What is lost in pursuit of a dominant vision of the good life and all that it offers, all that it costs? The Token character is wrestling with those sorts of questions throughout the book, without ever coming to any sort of easy conclusions.
JM: One of my favorite lines from this collection is: “Now, I hear / the word America & think first of my father’s loneliness.” There are extended meditations on kinship throughout your poetry, on its meaning and qualities, sometimes on its own terms, but often under duress. Do you think Black kinship and Black poetry share a special bond—a traditional dialogue that you are, in a sense, extending?
JB: I hope so. I often say that the first poets I ever saw were preachers, but it’s equally true that a number of the first truly excellent teachers, writers, musicians and orators I encountered were family members. It was my big sister who first introduced me to the art of storytelling. My mother who ran the Vacation Bible School at our home church and was also a kind of pedagogical model beyond the boundaries of that building in all sorts of other ways.
Outside of those relationships, I’ve long been interested in the unique spaces Black poetry has historically created for intergenerational sharing of all kinds (I’m currently in the process of working on an essay centered around June Jordan’s early 1970s poetry workshop at the Church of the Open Door in Brooklyn, the Voice of the Children, for example) and have done my best to develop that interest into various forms of public programming over the years.
Poems are just one of the many forms—and our people truly have no shortage of methods on this front—that we use to articulate the abiding love that makes the present world livable.
JM: We’re living in serious, some would say damn-near apocalyptic times, but one aspect that people (who don’t already know your work) might not anticipate about these poems is how much humor plays a part in them. We often turn to the comedian and to the comic, from Bert Williams to Moms Mabley or Dave Chapelle, as a way to get through the worst times. Zora Neale Hurston’s wit and sly signifying are important to your last book. Does humor come naturally into a poem for you, do you think of it as having a special function?
JB: Comedy was such an important part of my watching and listening practices as a young person (The Fresh Prince of Bel-Air, Martin, Moesha, Family Matters, The Jamie Foxx Show, you name it) and I did my best in this collection to let that aspect of my informal training loose a bit more. In my performances, as well as on the page, humor is a way in. It opens a door in us. Stage banter is its own art form, and is often my favorite part of giving a reading.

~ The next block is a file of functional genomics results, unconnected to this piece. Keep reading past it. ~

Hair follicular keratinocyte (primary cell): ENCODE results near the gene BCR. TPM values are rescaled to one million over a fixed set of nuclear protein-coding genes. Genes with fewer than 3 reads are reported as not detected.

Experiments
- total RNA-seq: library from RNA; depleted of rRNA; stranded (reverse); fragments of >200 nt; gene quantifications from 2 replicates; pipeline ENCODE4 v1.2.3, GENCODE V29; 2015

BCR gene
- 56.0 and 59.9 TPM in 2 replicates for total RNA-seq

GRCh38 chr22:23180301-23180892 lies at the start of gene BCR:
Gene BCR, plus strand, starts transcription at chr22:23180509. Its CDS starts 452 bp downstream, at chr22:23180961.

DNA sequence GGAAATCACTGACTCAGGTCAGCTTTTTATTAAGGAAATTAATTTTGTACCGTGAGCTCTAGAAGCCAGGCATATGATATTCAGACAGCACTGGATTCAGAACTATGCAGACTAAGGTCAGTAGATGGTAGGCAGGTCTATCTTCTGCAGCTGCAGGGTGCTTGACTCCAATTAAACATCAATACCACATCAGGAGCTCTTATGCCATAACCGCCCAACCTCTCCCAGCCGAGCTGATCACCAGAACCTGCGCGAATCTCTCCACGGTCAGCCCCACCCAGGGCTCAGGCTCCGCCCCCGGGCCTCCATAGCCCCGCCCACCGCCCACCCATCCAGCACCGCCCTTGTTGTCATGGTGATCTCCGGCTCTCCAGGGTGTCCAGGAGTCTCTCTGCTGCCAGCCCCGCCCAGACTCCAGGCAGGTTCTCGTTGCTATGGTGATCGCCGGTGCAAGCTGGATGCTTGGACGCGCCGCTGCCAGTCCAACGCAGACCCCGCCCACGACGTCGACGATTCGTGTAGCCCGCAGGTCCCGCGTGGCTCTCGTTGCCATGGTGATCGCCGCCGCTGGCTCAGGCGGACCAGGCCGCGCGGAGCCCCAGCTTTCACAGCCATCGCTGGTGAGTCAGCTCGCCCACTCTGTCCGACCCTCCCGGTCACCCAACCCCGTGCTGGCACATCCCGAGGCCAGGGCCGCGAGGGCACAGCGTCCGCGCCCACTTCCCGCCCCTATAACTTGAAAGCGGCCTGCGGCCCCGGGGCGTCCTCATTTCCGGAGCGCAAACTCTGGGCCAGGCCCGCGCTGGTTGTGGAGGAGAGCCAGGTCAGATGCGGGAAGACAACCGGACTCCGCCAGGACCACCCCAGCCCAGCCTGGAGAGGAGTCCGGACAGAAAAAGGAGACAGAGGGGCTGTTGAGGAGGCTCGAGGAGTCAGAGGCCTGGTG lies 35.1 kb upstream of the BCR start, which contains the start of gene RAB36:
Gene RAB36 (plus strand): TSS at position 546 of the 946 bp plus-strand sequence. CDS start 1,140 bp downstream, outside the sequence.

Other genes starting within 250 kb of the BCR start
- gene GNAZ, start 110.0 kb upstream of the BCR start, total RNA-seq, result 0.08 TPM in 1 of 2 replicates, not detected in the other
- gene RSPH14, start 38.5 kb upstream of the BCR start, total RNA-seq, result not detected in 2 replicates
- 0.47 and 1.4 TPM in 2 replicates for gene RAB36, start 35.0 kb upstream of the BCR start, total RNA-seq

All my favorite writers (you mention Hurston here, but Lucille Clifton, William Matthews, Nikki Giovanni and others come to mind on this front) all have this extra gear in their work, where they can immediately pivot from the most heartbreaking details of a given story to making you laugh aloud moments later. That breadth, that irreducibly human depth, is something I’m always working to hone in my own writing.
JM: There’s so much going on in the poetry world these days. What do you think is the biggest difference or the biggest change you’ve seen in the last five to ten years, going back to when you first started out performing?
JB: Almost certainly the increased importance of social media. My work has reached places I never would have imagined through the internet and allowed me to be in conversation with folks whose work and ideas have transformed the landscape of my life. There are also clearly all sorts of pitfalls that come along with these platforms, but given the mood I’m in right now, sitting here with my dog, Apollo, what immediately comes to mind are the moments where someone I don’t know at all has written me and said they read one of my books, or even a single poem, and that it connected with their own experiences in an impactful way.
It’s difficult to describe how much that means to me. In no small part because the support of those people, those thousands of strangers, has been an integral part of me being able to live a life I never dared to imagine, even as a college student. I didn’t know to dream of it. And now I get to write and read and teach and imagine new worlds alongside my friends for a living.
JM: One aspect of lockdown has been the opportunity to attend readings online that are happening all over the country and all over the world. And I feel like people are more eager than ever to find good books to read and share. What have you been reading lately? And do you have any recommendations for ways folks can follow or learn more about what’s happening in poetry circles near and far?
JB: I just finished reading Bob Kaufman’s Collected Poems on my birthday. Now I’m working through C.L.R. James’s beautiful book on Herman Melville, Mariners, Renegades and Castaways, Jonathan Rosa’s Looking Like a Language, Sounding Like A Race, Sharon Olds’s The Unswept Room, and Trina Greene Brown’s Parenting for Liberation: A Guide to Raising Black Children.
The best advice I can give as far as keeping up with contemporary poetry is to find some of your favorite poets online, then check out what they are reading and who they are reading with. It’s truly astonishing, and heartening, to see the sheer breadth of work that poets online are sharing every single day.
JM: Finally, I know there’s a lot going on—but what are you most looking forward to right now, in your writing and teaching, but also just life in general?
JB: I’m teaching a new course this fall, “Modern Black American Literature: Education, Abolition, Exodus!” that I’m excited about. I also just finished a new book over the summer—one that’s a bit more experimental at the level of genre than my earlier work—and am looking forward to sharing it with folks who know me best in other, more familiar registers.
More than anything else, though, I’m excited to welcome my son into the world in the coming weeks. My wife and I are in the final stages of preparing the house for his arrival, and it’s difficult to explain the sort of joy, and sense of expectation, that have characterized my days as of late. A fair amount of what I’m feeling truly defies description. And for the first time in years, I’m fine with that.
Joshua Bennett’s poetry collection Owed is available now.